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The Computable Approach to Economics

  • Kumaraswamy Velupillai

    (Center for Computable Economics, UCLA and Queen's University, Belfast.)

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    ...... there are games in which the player who in theory can always win cannot do so in practice because it is impossible to supply him with effective instructions regarding how he should play in order to win. Rabin, 1957. The above is a statement of the first important result in what I have come to call Computable Economics. The key word in the Rabin quote is effective, meaning a procedure whose execution is specified in a finite series of instructions, each of which is finite in length and all the details of the execution are specified exactly, which, thus, leaves no room for magic, miracles, creative imagination and other such metaphysical entities. The exact meaning of effective is mathematically equivalent, under Church's Thesis to computability. Mathematical logic itself is divided into set theory, proof theory, model theory and recursion theory. The study of computable objects and domains is the subject matter of recursion theory. The formalisms of economic analysis is, in general, based on mathematical foundations relying on set theory or model theory (eg: nonstandard analysis). Thus, when Debreu reminisced, in his Nobel Lecture, on Economic Theory in the Mathematical Mode he was able to note: Especially relevant to my narrative is the fact that the restatement of welfare economics in set-theoretical terms forced a re-examination of several of the primitive concepts of the theory of general economic equilibrium. Debreu, 1984. Computable economics, on the other hand, and as I see it, is about basing economic formalisms on recursion theoretic fundamentals. This means we will have to view economic entities, economic actions and economic institutions as computable objects or algorithms (cf. Scarf, 1989). For the moment this broad definition must suffice. In this paper I will try to draw my picture with a broad brush on a rough canvas with selected examples. The specific, detailed, examples are three: rationality, learning and (arithmetical) games; I give them recursion theoretic content and draw the ensuing implications. These examples, I hope, will create the image I want to convey about the nature and scope of computable economics. The fine details of the drawing and the elaborations of its texture are the subject matter of other writings (cf. Velupillai, 1994,a,b) and the interested reader, that elusive creature, is referred to them for the deeper issues and some of the detailed proofs. The rest of this paper is structured as follows. In 2 there is a brief excursion into general methodological and epistomological issues that have arisen as a result of the new ontology implied by the philosophies underlying recursion theory - incompleteness and undecidability being the prime examples. In addition, I try to give this discussion a potted doctrine historical background in a mildly counterfactual sense. The subsequent sections are a sequence of examples, from standard economic theory. In each example, roughly speaking, the implicit question I pose is the following: what is the effective or computable content of these examples? Or, what is the computational complexity of this operator? And so on. Each example is chosen in such a way that it also enables me to introduce selected fundamental concepts and tools of recursion theory and show their workings in an economic setting.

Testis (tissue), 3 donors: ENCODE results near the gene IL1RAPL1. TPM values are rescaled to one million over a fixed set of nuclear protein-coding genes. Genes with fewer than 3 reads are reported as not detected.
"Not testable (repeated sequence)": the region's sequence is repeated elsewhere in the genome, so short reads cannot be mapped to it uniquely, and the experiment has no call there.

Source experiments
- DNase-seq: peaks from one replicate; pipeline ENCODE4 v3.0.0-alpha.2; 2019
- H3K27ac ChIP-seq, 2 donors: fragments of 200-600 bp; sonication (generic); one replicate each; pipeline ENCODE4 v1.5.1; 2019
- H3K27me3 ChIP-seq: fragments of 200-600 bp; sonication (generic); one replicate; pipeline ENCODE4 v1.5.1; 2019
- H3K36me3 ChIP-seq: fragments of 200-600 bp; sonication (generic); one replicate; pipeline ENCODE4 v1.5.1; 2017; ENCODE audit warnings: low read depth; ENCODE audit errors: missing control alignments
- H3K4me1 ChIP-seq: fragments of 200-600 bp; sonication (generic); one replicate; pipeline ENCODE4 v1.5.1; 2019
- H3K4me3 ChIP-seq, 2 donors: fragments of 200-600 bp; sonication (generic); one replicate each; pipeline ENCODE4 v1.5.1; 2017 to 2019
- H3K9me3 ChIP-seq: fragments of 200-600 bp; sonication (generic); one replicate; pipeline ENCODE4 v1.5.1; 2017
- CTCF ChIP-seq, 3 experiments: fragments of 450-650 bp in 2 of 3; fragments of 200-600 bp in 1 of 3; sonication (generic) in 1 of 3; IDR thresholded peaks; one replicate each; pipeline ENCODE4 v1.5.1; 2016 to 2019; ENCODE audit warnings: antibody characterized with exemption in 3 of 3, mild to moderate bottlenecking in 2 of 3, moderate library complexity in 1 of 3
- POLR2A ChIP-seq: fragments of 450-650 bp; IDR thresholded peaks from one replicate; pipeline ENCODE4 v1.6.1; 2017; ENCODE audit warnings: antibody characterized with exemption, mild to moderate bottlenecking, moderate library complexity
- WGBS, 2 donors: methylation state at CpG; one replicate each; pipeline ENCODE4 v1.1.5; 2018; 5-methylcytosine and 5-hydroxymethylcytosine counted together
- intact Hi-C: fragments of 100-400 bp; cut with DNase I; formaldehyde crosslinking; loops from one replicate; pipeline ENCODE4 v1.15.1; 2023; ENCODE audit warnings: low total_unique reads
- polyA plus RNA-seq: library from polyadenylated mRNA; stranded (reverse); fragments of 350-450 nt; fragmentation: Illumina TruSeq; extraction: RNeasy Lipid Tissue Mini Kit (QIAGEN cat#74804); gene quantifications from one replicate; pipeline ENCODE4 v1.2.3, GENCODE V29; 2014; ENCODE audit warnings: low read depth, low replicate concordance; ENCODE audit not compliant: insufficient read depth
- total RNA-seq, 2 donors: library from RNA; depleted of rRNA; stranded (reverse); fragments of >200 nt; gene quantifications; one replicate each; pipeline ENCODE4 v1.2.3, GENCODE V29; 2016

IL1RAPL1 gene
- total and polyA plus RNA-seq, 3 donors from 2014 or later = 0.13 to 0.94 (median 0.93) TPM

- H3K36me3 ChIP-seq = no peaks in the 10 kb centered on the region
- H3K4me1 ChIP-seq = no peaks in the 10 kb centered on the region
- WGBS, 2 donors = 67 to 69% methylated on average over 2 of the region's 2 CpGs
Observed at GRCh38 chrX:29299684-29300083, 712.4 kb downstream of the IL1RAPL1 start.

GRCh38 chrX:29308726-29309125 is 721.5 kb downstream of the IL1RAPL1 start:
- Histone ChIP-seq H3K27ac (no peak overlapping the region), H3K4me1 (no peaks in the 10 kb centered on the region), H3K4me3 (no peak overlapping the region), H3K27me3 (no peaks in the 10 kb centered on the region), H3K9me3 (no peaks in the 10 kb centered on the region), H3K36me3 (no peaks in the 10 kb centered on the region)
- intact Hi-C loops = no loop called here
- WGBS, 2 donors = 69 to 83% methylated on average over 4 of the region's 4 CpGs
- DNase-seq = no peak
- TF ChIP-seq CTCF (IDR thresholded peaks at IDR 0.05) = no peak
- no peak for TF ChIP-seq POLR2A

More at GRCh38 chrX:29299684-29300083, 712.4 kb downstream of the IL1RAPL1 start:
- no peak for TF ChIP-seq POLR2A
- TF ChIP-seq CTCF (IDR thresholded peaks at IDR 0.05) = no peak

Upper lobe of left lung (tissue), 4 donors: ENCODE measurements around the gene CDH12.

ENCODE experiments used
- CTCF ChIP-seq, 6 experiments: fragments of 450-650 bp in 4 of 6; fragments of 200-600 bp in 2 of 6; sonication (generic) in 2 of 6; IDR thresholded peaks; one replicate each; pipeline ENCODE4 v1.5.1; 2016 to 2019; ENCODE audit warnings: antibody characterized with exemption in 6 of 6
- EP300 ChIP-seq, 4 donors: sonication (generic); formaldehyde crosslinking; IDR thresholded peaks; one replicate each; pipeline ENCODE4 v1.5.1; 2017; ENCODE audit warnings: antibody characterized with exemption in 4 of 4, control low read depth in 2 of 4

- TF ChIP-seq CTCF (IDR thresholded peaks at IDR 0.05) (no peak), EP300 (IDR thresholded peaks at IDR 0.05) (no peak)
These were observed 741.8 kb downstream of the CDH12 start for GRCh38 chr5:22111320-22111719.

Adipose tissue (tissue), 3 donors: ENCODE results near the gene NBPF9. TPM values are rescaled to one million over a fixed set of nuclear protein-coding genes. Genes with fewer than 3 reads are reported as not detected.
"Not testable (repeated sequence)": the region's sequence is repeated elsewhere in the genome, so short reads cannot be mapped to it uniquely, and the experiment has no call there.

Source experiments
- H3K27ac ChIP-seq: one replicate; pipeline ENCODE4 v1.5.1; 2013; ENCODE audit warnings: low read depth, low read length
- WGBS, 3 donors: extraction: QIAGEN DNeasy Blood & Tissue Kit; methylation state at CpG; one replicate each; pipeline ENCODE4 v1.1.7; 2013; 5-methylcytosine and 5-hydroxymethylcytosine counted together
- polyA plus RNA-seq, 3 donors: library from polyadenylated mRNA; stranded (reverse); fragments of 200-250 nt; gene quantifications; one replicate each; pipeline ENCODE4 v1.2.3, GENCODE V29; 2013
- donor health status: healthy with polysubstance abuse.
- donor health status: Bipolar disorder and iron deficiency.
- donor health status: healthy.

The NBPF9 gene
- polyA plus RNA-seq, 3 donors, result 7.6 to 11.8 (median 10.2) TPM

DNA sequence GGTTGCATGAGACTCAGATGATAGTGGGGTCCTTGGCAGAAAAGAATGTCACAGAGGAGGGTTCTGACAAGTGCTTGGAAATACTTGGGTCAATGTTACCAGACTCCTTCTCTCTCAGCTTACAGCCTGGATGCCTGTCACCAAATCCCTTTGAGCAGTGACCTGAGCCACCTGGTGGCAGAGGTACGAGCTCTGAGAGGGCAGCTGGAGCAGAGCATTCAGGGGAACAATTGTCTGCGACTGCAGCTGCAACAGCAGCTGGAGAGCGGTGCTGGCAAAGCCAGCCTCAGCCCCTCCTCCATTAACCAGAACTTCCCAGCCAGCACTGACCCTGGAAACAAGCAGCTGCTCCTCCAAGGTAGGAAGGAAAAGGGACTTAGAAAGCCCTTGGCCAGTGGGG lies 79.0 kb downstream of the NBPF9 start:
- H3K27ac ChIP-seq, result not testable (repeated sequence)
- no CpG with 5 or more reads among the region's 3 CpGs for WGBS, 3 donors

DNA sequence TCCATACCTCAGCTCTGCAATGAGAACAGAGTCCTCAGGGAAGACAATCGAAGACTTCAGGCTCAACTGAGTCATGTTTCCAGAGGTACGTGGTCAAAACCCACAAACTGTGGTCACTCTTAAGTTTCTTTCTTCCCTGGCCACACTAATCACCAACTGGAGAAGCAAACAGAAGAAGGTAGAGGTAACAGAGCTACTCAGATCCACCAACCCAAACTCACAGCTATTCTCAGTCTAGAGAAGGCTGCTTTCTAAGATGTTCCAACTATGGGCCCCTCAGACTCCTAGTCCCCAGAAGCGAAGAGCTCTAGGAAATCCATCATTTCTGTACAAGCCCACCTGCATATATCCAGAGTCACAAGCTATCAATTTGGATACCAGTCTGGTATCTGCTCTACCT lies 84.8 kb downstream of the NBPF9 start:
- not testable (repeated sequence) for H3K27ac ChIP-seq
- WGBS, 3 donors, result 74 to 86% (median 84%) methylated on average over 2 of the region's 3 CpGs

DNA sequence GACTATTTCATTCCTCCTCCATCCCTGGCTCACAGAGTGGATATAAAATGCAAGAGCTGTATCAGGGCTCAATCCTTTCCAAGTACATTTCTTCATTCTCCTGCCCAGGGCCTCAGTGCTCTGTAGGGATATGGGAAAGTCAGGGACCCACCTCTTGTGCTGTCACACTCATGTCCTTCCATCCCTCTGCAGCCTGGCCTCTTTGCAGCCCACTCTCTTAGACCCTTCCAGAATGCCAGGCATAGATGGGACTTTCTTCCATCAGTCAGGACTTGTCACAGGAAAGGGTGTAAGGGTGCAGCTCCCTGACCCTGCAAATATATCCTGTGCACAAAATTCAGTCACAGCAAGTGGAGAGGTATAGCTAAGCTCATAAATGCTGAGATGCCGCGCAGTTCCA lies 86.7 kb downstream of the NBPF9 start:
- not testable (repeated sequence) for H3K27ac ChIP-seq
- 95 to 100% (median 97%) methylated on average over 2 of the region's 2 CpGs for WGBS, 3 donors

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    Paper provided by University of California at Los Angeles, Center for Computable Economics in its series Working Papers with number _005.

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    Handle: RePEc:wop:callce:_005
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